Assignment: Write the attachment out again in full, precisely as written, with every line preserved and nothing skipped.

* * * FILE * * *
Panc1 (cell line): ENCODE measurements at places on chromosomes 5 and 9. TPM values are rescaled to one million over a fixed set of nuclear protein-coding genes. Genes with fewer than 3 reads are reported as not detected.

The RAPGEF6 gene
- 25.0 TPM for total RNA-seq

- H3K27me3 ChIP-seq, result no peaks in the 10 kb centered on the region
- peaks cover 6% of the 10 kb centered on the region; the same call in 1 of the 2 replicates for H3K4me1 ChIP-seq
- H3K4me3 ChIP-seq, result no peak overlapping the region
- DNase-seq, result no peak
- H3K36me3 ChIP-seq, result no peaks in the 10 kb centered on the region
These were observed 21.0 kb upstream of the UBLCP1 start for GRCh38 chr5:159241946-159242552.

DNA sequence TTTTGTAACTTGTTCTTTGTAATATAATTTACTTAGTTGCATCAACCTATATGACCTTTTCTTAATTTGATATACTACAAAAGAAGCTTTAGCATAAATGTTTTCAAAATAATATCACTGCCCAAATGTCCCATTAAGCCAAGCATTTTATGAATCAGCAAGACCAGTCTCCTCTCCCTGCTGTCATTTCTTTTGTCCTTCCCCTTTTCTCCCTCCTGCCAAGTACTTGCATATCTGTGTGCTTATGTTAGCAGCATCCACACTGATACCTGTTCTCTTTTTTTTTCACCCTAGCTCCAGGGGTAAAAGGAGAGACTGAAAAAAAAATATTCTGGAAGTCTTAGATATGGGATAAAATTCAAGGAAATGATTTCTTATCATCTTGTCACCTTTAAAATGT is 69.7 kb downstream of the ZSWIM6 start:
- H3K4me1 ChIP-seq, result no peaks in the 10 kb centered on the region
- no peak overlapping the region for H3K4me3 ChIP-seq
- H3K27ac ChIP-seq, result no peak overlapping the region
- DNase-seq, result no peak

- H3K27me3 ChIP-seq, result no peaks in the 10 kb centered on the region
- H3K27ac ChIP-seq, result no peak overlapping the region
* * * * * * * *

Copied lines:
Panc1 (cell line): ENCODE measurements at places on chromosomes 5 and 9. TPM values are rescaled to one million over a fixed set of nuclear protein-coding genes. Genes with fewer than 3 reads are reported as not detected.

The RAPGEF6 gene
- 25.0 TPM for total RNA-seq

- H3K27me3 ChIP-seq, result no peaks in the 10 kb centered on the region
- peaks cover 6% of the 10 kb centered on the region; the same call in 1 of the 2 replicates for H3K4me1 ChIP-seq
- H3K4me3 ChIP-seq, result no peak overlapping the region
- DNase-seq, result no peak
- H3K36me3 ChIP-seq, result no peaks in the 10 kb centered on the region
These were observed 21.0 kb upstream of the UBLCP1 start for GRCh38 chr5:159241946-159242552.

DNA sequence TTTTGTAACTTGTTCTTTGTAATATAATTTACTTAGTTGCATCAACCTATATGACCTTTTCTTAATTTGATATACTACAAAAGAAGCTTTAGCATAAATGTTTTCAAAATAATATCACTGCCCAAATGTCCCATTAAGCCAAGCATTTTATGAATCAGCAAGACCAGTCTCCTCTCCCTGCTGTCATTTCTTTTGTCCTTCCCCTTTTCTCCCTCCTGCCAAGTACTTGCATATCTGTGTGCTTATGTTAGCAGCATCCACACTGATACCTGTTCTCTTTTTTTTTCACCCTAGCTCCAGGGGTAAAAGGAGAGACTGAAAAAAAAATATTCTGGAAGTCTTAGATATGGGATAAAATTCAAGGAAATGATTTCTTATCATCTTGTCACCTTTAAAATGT is 69.7 kb downstream of the ZSWIM6 start:
- H3K4me1 ChIP-seq, result no peaks in the 10 kb centered on the region
- no peak overlapping the region for H3K4me3 ChIP-seq
- H3K27ac ChIP-seq, result no peak overlapping the region
- DNase-seq, result no peak

- H3K27me3 ChIP-seq, result no peaks in the 10 kb centered on the region
- H3K27ac ChIP-seq, result no peak overlapping the region